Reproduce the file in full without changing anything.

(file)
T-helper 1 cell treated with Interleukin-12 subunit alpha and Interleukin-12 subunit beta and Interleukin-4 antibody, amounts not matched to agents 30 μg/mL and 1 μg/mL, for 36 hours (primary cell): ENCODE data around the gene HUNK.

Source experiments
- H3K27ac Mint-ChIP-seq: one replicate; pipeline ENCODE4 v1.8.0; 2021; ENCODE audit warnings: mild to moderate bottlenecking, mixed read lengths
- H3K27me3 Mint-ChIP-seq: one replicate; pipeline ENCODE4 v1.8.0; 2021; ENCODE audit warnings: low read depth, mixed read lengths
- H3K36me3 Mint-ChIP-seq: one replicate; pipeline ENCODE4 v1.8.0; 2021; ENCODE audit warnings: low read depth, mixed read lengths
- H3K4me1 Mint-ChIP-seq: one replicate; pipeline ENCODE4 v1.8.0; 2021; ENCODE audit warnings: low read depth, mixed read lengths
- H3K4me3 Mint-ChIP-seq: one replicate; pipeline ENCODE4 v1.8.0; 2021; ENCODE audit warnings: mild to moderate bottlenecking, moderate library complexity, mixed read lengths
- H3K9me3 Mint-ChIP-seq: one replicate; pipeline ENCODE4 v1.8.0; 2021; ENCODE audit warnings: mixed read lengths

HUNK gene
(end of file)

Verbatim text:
T-helper 1 cell treated with Interleukin-12 subunit alpha and Interleukin-12 subunit beta and Interleukin-4 antibody, amounts not matched to agents 30 μg/mL and 1 μg/mL, for 36 hours (primary cell): ENCODE data around the gene HUNK.

Source experiments
- H3K27ac Mint-ChIP-seq: one replicate; pipeline ENCODE4 v1.8.0; 2021; ENCODE audit warnings: mild to moderate bottlenecking, mixed read lengths
- H3K27me3 Mint-ChIP-seq: one replicate; pipeline ENCODE4 v1.8.0; 2021; ENCODE audit warnings: low read depth, mixed read lengths
- H3K36me3 Mint-ChIP-seq: one replicate; pipeline ENCODE4 v1.8.0; 2021; ENCODE audit warnings: low read depth, mixed read lengths
- H3K4me1 Mint-ChIP-seq: one replicate; pipeline ENCODE4 v1.8.0; 2021; ENCODE audit warnings: low read depth, mixed read lengths
- H3K4me3 Mint-ChIP-seq: one replicate; pipeline ENCODE4 v1.8.0; 2021; ENCODE audit warnings: mild to moderate bottlenecking, moderate library complexity, mixed read lengths
- H3K9me3 Mint-ChIP-seq: one replicate; pipeline ENCODE4 v1.8.0; 2021; ENCODE audit warnings: mixed read lengths

HUNK gene